Overview of Generalised Anxiety - CCI

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Summary of Overview of Generalised Anxiety - CCI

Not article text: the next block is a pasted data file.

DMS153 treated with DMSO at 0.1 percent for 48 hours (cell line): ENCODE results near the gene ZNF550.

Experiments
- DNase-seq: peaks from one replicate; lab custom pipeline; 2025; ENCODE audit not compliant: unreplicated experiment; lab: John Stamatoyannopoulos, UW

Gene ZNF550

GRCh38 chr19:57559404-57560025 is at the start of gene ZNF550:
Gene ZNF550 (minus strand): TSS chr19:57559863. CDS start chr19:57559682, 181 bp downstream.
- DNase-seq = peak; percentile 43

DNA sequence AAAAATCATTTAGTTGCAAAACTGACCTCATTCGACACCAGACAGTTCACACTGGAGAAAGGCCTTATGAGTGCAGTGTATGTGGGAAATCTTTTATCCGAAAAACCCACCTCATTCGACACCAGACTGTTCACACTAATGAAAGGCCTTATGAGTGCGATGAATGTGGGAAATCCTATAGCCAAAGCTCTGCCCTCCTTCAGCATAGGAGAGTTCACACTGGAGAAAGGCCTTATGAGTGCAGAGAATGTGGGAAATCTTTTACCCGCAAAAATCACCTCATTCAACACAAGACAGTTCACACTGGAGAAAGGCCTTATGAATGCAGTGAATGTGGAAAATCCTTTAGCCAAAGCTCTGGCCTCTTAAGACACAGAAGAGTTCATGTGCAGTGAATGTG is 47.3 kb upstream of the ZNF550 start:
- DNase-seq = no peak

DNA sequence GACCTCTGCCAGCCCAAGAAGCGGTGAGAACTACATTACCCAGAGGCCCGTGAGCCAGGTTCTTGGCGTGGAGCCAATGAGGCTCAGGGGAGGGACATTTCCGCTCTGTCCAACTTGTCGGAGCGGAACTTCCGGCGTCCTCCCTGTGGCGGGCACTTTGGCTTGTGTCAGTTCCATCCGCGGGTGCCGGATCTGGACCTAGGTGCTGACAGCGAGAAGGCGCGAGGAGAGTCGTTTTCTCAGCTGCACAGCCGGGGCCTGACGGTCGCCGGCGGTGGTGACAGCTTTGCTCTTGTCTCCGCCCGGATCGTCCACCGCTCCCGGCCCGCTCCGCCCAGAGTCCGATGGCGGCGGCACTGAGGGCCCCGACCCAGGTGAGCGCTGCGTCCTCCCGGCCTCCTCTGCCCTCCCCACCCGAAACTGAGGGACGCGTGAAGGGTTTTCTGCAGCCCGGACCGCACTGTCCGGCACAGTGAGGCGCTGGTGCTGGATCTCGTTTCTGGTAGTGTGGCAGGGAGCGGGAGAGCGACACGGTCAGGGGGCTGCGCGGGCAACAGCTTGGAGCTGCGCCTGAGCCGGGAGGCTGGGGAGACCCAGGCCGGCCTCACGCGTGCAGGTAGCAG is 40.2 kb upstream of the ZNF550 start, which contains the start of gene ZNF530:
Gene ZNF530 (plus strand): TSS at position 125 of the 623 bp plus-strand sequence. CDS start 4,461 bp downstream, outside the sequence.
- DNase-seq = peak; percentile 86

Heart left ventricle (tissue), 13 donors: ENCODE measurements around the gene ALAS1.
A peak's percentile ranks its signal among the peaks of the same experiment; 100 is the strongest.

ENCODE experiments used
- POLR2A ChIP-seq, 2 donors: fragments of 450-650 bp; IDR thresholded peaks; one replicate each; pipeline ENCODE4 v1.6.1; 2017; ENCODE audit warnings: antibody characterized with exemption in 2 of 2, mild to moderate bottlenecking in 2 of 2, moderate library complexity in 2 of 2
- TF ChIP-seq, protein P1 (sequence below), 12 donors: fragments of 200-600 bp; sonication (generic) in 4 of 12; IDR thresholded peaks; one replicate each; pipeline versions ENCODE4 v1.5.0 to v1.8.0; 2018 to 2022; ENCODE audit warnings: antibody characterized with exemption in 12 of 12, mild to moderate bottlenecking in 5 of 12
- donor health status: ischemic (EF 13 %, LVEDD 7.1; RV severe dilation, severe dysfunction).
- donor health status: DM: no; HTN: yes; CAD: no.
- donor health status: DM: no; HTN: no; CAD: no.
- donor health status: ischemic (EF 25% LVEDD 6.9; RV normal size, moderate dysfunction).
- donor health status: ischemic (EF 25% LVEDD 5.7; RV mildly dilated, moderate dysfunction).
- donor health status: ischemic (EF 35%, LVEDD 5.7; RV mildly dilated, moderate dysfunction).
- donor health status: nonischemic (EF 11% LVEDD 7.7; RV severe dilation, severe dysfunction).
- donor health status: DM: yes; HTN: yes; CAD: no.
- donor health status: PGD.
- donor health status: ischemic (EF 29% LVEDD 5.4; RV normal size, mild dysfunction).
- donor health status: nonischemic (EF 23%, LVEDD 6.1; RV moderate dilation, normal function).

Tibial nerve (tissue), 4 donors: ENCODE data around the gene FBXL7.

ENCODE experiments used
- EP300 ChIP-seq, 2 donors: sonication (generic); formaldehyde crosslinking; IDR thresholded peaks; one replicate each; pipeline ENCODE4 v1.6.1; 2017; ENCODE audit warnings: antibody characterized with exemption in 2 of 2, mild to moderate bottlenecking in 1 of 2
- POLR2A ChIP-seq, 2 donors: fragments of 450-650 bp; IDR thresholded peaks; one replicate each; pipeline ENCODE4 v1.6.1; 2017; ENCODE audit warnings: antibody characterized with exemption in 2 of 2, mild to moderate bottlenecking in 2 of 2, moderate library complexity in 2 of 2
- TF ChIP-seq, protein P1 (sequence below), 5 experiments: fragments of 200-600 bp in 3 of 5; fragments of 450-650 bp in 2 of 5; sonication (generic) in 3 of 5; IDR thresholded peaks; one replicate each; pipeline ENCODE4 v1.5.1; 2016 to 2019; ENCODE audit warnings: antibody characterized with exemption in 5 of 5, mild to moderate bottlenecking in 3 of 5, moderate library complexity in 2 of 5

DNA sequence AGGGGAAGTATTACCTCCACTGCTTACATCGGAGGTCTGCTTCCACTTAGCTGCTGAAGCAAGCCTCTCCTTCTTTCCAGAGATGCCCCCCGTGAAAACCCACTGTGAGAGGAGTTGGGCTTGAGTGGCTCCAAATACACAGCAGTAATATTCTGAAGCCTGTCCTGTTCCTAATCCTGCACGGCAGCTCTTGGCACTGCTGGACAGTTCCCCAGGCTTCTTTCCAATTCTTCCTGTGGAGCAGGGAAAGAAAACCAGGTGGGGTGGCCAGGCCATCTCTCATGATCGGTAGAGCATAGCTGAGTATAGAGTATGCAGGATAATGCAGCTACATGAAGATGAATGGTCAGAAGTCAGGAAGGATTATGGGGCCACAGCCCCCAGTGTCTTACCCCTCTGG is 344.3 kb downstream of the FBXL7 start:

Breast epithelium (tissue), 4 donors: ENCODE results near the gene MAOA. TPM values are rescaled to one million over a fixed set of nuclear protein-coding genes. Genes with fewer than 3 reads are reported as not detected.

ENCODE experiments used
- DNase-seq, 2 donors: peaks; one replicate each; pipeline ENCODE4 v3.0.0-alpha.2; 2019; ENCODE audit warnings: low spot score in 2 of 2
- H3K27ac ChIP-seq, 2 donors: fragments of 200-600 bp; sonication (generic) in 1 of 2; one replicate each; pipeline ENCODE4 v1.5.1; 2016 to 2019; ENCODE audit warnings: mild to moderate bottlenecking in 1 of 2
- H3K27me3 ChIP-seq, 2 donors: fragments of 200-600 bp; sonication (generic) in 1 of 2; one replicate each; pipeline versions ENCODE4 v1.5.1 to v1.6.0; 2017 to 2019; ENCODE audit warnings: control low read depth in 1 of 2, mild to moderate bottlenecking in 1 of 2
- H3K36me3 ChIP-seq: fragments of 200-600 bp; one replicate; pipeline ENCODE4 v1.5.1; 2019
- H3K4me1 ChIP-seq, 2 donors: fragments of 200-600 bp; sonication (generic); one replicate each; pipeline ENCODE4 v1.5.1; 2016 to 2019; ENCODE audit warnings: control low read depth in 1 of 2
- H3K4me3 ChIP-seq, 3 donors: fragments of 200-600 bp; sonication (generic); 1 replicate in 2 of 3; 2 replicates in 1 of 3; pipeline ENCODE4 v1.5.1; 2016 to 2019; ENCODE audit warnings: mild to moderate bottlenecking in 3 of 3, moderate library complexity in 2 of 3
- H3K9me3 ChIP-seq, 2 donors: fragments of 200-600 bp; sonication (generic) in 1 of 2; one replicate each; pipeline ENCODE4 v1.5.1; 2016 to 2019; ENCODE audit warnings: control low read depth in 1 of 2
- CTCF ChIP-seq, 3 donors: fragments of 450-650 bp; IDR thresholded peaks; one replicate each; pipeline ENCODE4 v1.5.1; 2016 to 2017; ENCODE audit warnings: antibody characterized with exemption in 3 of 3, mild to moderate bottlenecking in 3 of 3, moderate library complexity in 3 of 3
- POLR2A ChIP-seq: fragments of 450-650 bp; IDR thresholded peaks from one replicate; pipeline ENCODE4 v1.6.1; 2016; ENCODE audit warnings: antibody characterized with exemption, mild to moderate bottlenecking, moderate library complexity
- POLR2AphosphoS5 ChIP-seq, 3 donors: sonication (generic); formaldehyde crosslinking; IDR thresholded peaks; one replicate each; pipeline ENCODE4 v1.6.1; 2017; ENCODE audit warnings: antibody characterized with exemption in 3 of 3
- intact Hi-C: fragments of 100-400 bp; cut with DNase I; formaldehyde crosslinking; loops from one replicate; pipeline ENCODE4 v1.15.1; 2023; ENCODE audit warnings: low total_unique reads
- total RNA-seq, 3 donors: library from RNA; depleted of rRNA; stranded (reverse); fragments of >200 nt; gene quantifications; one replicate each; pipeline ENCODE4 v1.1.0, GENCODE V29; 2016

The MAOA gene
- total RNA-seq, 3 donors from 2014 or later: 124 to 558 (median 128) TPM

What? Me Worry!?! What? Me Worry!?! Module 1 Overview of Generalised Anxiety Introduction 2 Understanding Anxiety 2 Understanding Generalised Anxiety 3 What Causes Generalised Anxiety? 5 Module Summary About the Modules 6 7 What? Me Worry!?! The information provided in the document is for information purposes only. Please refer to the full disclaimer and copyright statements available at www.cci.health.gov.au regarding the information on this website before making use of such information. Page 1 • Psychotherapy • Research • Training C C I entre for linical nterventions Module 1: Overview of Generalised Anxiety What? Me Worry!?! Introduction “What? Me worry?” Well, everybody experiences general feelings of nervousness or a sense of being worried about something. In fact, a study has shown that almost 2 in every 5 people worry at least once everyday. For some people though, worrying and feeling anxious is chronic and can seem to take over. Chronic worrying is a central feature of generalised anxiety disorder, which can affect any kind of person at any stage of their life. It is estimated that about 1 in every 20 people experience significant generalised anxiety at some point in their lives. So remember, you are not alone. The aim of this module is to provide you with some general information about anxiety and generalised anxiety disorder, to describe the types of symptoms common to generalised anxiety, and to discuss what causes generalised anxiety. Understanding Anxiety Lets begin this section by talking about what we mean by anxiety… Feeling afraid is very much a part of the experience of being human. Fear is actually a survival instinct when it occurs in response to a realistically dangerous situation. Think about how you might react if a dangerous animal approached you. Most likely you would respond with fear. In fact, it is often helpful to respond with fear at times like this because when we become afraid, our body goes through a whole series of changes that ultimately serve to protect us. This fear response would probably lead us to either run for our lives or become sufficiently ‘pumped up’ to physically defend ourselves. As you can see from this example, the experience of fear is part of the process of survival. Anxiety can also be experienced in less threatening situations. For example, athletes before a big game or race will feel some degree of anxiety. This is a good thing, as some anxiety in this situation will pump them up and get them ready to compete. Anxiety only becomes a problem when it is out of proportion to the situation, that is, when it often occurs in situations where there is no actual threat or danger. Some anxiety might be anticipated in certain situations (e.g., a job interview, making a sales pitch), but if the anxiety is so extreme that it stops you from doing what needs to be done, then it becomes a problem. When anxiety occurs at this extreme level, it interferes with your quality of life. Different Types of Anxiety Anxiety is an emotion that can be experienced in different ways, and you may find it helpful to be able to differentiate between different levels of anxiety… Fear describes a very intense type of anxiety and tends to be a reaction to an immediate and specific situation. Sometimes this fear occurs in social situations or at the thought of an up and coming social event. We would call this type of fear “social anxiety”. Other people experience intense fear in response to very specific things, for example spiders, heights, water. These fears are known as phobias. While others experience fear that feels like “sheer terror” that come out of the blue. These are known as panic attacks. This information package addresses a level of anxiety that is described as generalised anxiety or constant nervousness. This type of anxiety has similar physical and emotional characteristics to those of fear, but may be experienced at a different level of intensity. Instead of going straight to sheer terror, this anxiety builds up more gradually, has a high level of tension and gives you little peace of mind. The anxiety is often long-lasting and may appear when actually experiencing a negative event, or anticipating a future event. Page 2 • Psychotherapy • Research • Training C C I entre for linical nterventions Module 1: Overview of Generalised Anxiety What? Me Worry!?! Understanding Generalised Anxiety While worrying and feeling nervous is something that all human beings experience, as with many things in life, too much of something may not be good for you. Normal anxiety can become a problem when it is: • excessive, • feels uncontrollable, • is experienced as intrusive in your life, • is persistent – seeming to always be around, • and causes you significant distress, or impairs your ability to go about your day-to-day life. This is when normal anxiety becomes generalised anxiety disorder. Some common things people have told us they experience when they have generalised anxiety are: • Chronic worries running through their head. They occur over and over again like a broken record • Uncontrollable anxiety. Having a strong desire to be in control of their emotions, yet feeling as if the anxiety and worry has taken control over them and there is nothing they can do to stop it • Intrusive thoughts. No matter how much they try not to worry, not to think about things that make them nervous, these unwanted thoughts keep popping back into their mind • Hating uncertainty. Wanting to know what is going to happen in the future and finding the experience of ‘not knowing’ very difficult indeed • Feeling restless, keyed up, on edge and unable to relax • Being physically tense. Feeling nervy or uptight, and having tightness or stiffness in the muscles of their body • Sleep disturbance. Having trouble falling asleep, maintaining sleep, or experiencing unsettled sleep, because their mind is constantly ticking over with worry • Problems concentrating and focusing on a task • Procrastinating about getting things done. Putting things off because it all feels too much and too overwhelming • Avoiding situations in which they worry or get anxious and nervous. Take a moment to write down what it is that you experience as part of your generalised anxiety. ______________________________________________________ ______________________________________________________ ______________________________________________________ ______________________________________________________ One of the important features of generalised anxiety is that the worry and anxiety is spread across a number of different areas such as health, work, interpersonal relationships, finances, and so on. This makes it different from other anxiety problems, such as social anxiety or phobias, where nervousness and worrying are more specific to particular situations. Page 3 • Psychotherapy • Research • Training C C I entre for linical nterventions Module 1: Overview of Generalised Anxiety What? Me Worry!?! Think about what areas of your life you tend to worry about? (Make a list of the different things you worry about). ______________________________________________________ ______________________________________________________ ______________________________________________________ ______________________________________________________ You may think that generalised anxiety is not as serious as other problems, such as social anxiety, phobias or panic, where the anxiety may appear to be more intense. However, generalised anxiety, nervousness, or worrying can significantly interfere in a person's life because it is long-term and chronic. In this way, it can be likened to having a condition like asthma or diabetes. Unfortunately, people who have problems with generalised anxiety often do not seek treatment, as they might feel embarrassed to be seen as someone who cannot control their nerves. They may also believe that because they "have always been like this", they just have to live with it. Having these views may mean that they don't seek help for their worrying and nervousness, but it is important to remember that there are ways to break the worry habit. It is also not uncommon for people experiencing generalised anxiety to also experience other types of anxiety disorders, or to experience mood disorders, such as depression, at the same time. Often when people do seek treatment it is for these other problems, rather than for their tendency to worry excessively. Now that you know a bit more about generalised anxiety, take a moment to think about how serious your general anxiousness, nervousness, and worrying are to you. Tell us how serious the problem is by rating the two questions below. You will be asked to make these ratings again at the end of the “What? Me Worry!?!” information package, so you can see the impact the information contained in these modules has on your generalised anxiety. Overall, how distressing is your generalised anxiety? (Circle the number that best describes you) 0 1 2 3 4 5 6 7 8 9 10 Not at all Moderately Extremely Overall, how much of a problem is your generalised anxiety? (Circle the number that best describes you) 0 1 2 3 4 5 6 7 8 9 10 Not at all Moderately Extremely Page 4 • Psychotherapy • Research • Training C C I entre for linical nterventions Module 1: Overview of Generalised Anxiety What? Me Worry!?! What Causes Generalised Anxiety? So, how does one become a chronic worrier? There’s no simple answer, of course, as everyone is different. However, there are some important factors that have been identified. These factors can generally be divided into biological and psychological causes. Biological Factors No single gene has been associated with generalised anxiety. Based on twin and family studies, it does seem that individuals may inherit a vulnerability to develop an anxiety disorder. These studies have reported a general vulnerability to develop an anxiety disorder, and interestingly, also a mood disorder. Notice that the research tells us that this is a general vulnerability, rather than a specific vulnerability for a specific type of disorder. In addition, it has been found that people born with a particular ‘anxious’ type of temperament, may be more likely to develop an anxiety disorder later in life. Psychological Factors However, it is important to remember that while our biology may make us vulnerable to developing an anxiety disorder, not all people with this vulnerability go on to develop problematic anxiety. A great deal depends on the lifestyle of that person, the types of life stressors they have encountered, and how they cope with such stressors. Stressful, traumatic, and often uncontrollable life events may contribute to the development of generalised anxiety. When such events occur, some people may come to believe that life is dangerous and unpredictable, and that worrying about possible future negative events is a way of coping with the uncertainty of life. They may think that worrying helps them achieve a greater sense of certainty and control, by making them better prepared for anything. Anxiety may also develop when the people around you give you information about what is threatening and how to cope with those threats. For example, a child may have seen a parent constantly worrying about current circumstances and potentially negative future events, and may learn to follow the parent’s behaviour. Alternatively, you may have been told that “Worrying is good and shows that you are a conscientious and prepared person”. These sorts of indirect and direct messages may increase your chances of developing generalised anxiety. Finally, anxiety is made worse when one begins avoiding things they have some concern about. Avoidance will quickly make something that is initially a slight concern for a person, become a source of anxiety. If the people in your life (i.e., parents, siblings, peers, spouses/partners) support your avoidance of various things, this may make your anxiety worse in the long run. People usually support a person’s avoidance because they don’t want the person to feel any distress. However, experiencing a small amount of distress and learning how to solve or cope with the problem is likely to stop more severe anxiety in the long run. Page 5 • Psychotherapy • Research • Training C C I entre for linical nterventions Module 1: Overview of Generalised Anxiety What? Me Worry!?! Module Summary • Anxiety and worrying are common experiences for most human beings • Anxiety can be helpful to us and only becomes unhelpful when it is out of proportion to the situation • There are different types of anxiety, such as intense fear, and less intense but longer-lasting anxiety like generalised anxiety or nervousness • This information package focuses on generalised anxiety, addressing the worrying or nervous type of anxiety • Problematic generalised anxiety is excessive worrying about a variety of things, is experienced as uncontrollable and intrusive, and causes great distress and difficulty for the individual • The exact causes of generalised anxiety are unclear, but it is likely to be a combination of biological vulnerability and environmental influences that contribute to its development. Coming up next … In the next module you will learn more about worrying, such as, what triggers your worrying, why it is that you keep worrying, and how to effectively treat your worrying. Page 6 • Psychotherapy • Research • Training C C I entre for linical nterventions Module 1: Overview of Generalised Anxiety What? Me Worry!?! About The Modules CONTRIBUTORS Dr Lisa Saulsman (MPsych1; PhD2) Centre for Clinical Interventions Dr Helen Correia (MApp Psych1; PhD2) Centre for Clinical Interventions Paula Nathan (MPsych1) Director, Centre for Clinical Interventions Dr Rebecca Anderson (MPsych1; PhD2) Centre for Clinical Interventions Adjunct Senior Lecturer, School of Psychiatry and Clinical Neuroscience, The University of Western Australia Dr Louella Lim (DPsych3) Centre for Clinical Interventions Bruce Campbell (MPsych1) Centre for Clinical Interventions 1Masters of Psychology (Clinical Psychology) 2Doctor of Philosophy (Clinical Psychology) 3Doctor of Psychology (Clinical) Some of the materials in the modules of this information package were taken from: Saulsman, L., Anderson, R., Campbell, B., & Swan, A. (2015). Working with Worry and Rumination: A Metacognitive Group Treatment Programme for Repetitive Negative Thinking. Perth, Western Australia: Centre for Clinical Interventions. BACKGROUND The concepts and strategies in the modules have been developed from evidence based psychological practice, primarily Metacognitive Therapy (MCT). MCT is a type of psychotherapy developed by Professor Adrian Well’s at the University of Manchester. MCT is an extension of Cognitive-Behaviour Therapy (CBT) and is based on the theory that repetitive negative thinking, such as chronic worry in generalised anxiety, is a result of problematic metacognitions (i.e., beliefs about thinking) and behaviours. There is good scientific evidence to support that targeting metacognitions and behaviours in therapy can help many people to overcome generalised anxiety. Examples of this evidence are reported in: McEvoy, P. M., Erceg-Hurn, D. M., Anderson, R. A., Campbell, B. N. C., Swan, A., Saulsman, L. M., Summers, M., & Nathan, P. R. (2015). Group metacognitive therapy for repetitive negative thinking in primary and non-primary generalized anxiety disorder: an effectiveness trial. Journal of Affective Disorders, 175, 124- 132. REFERENCES These are some of the professional references used to create the modules in this information package. Barlow, D.H. (2002). Anxiety and Its Disorders: The Nature and Treatment of Anxiety and Panic (2nd ed.). London: Guilford Press. Heimberg, R.G., Turk, C.L., & Mennin, D.S. (2004). Generalized Anxiety Disorder: Advances in Research and Practice. New York: Guilford Press. Wells, A. (1997). Cognitive Therapy of Anxiety Disorders: A Practice Manual and Conceptual Guide. Chichester, UK: John Wiley & Sons Ltd. Wells, A. (2008). Metacognitive Therapy for Anxiety and Depression. New York: Guilford Press. “WHAT? ME WORRY!?!” This module forms part of: Saulsman, L., Nathan, P., Lim, L., Correia, H., Anderson, R., & Campbell, B. (2015). What? Me Worry!?! Mastering Your Worries. Perth, Western Australia: Centre for Clinical Interventions. We would like to thank Mandy Nathan, Psychologist, Oxfordshire, England, for the suggestion of a "worry puss" for the theme character of this Information Package ISBN: 0-9751985-9-9 Created: June, 2015 Page 7 • Psychotherapy • Research • Training C C I entre for linical nterventions Module 1: Overview of Generalised Anxiety